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24 APRIL, 2012

A Journey to the End of the World: Tracing Polar Explorer Shackleton’s Footsteps a Century Later

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What a seal bodyguard and 2,200-year-old moss have to do with a watershed moment in exploration history.

On April 24, 1916, five men led by polar explorer Ernest Shackleton, the third officer on Captain Scott’s Discovery Expedition, set out on an 870-nautical-mile journey on a 22-foot glorified rowboat across the Drake Passage. Shackleton and his crew were marooned on Elephant Island after losing their ship to the Weddell Sea.

They were coming to their own rescue.

Medusa Kelp in Hercules Bay, South Georgia

I, too, was headed to South Georgia; it was the same trip, though certainly not the same journey. I looked out the windows of the National Geographic Explorer, secure and comfortable, as we rounded the far eastern point of Elephant Island. I saw the cove where Shackleton and his men found some small respite from the icy waters, and drew a mental picture of that place, too depleted after my morning’s efforts to even go get my camera.

A small selection of the 300,000 King Penguins in Gold Harbor (a.k.a. 'Penguinpalooza')

Two days later we were in South Georgia, a veritable paradise of animals, vegetation, and exposed geology, like the story of the world writ large on the landscape itself. And here, too, are etched the final chapters of the Shackleton story; the thumbnail of a beach where they first landed, the spot they set out overland across terrain just this side of passable, a hike over a last ridge that separated an impossible journey of perseverance back into a remote outpost of civilization: a whaling station in Stromness Bay.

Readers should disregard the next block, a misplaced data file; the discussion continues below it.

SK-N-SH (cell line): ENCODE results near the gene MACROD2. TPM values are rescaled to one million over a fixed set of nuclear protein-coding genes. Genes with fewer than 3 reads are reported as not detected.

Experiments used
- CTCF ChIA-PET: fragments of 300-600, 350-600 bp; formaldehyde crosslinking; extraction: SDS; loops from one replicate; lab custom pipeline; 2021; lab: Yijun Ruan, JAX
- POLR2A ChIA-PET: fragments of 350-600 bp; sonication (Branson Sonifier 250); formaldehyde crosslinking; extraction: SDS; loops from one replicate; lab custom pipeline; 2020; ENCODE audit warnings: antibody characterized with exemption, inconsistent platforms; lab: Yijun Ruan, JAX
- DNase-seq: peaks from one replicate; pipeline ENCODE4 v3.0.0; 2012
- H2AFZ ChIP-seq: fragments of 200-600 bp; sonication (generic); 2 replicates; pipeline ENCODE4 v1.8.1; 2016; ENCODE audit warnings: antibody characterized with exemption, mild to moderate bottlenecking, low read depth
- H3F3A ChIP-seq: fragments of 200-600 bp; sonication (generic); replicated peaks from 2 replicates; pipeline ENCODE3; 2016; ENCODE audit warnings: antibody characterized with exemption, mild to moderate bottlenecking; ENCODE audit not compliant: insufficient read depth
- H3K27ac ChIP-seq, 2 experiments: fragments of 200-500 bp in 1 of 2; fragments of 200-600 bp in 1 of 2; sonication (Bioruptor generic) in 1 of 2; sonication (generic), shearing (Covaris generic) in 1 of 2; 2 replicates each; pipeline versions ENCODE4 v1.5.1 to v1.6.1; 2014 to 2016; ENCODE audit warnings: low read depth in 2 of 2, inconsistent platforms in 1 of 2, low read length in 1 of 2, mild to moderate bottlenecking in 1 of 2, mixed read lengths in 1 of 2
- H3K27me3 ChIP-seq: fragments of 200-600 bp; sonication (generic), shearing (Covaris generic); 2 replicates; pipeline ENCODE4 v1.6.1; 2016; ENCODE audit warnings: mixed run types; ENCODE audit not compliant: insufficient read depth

Grytviken Whaling Station Torqued Ellipses (For Richard Serra)

The captain pulled us so far into Stromness Harbor we were practically on the beach. Despite some cloud cover and a bit of snow coming in, our conditions were calm that day, and I hopped into a Zodiac with Stephanie Martin, a marine mammal researcher, and we zipped back out into the bay and down one harbor to Husvik. The moss I was now after, my “back up moss,” if you will, is 2,200 years old, and growing on top of a 9,000-year-old fossil bed. Fortified with the research and a map provided from Nathalie Van der Putten who discovered this bank, I once again scanned the outline of the topography to home in on Kanin Point.

Elephant seals in Gold Harbor

The beach and tussock grass was so lousy with seals that Stephanie became my de facto seal bodyguard, and likewise instructed me on how to keep them at bay. The first rule is to make loud noises. The second was to carry a paddle from the Zodiac. One might be tempted to smack a snarling male fur seal on the head, but it isn’t necessary — just tapping them on the flippers is deterrent enough. (Which is not to say that no one got bitten over the course of this expedition.)

Hercules Bay, South Georgia

I climbed through the tussock and saw the ancient mounds of peat. I had found it. I took some photos, this time close in, feeling unbelievably fortunate to have found not just one, but both of these ancient moss banks — the needles in a polar haystack.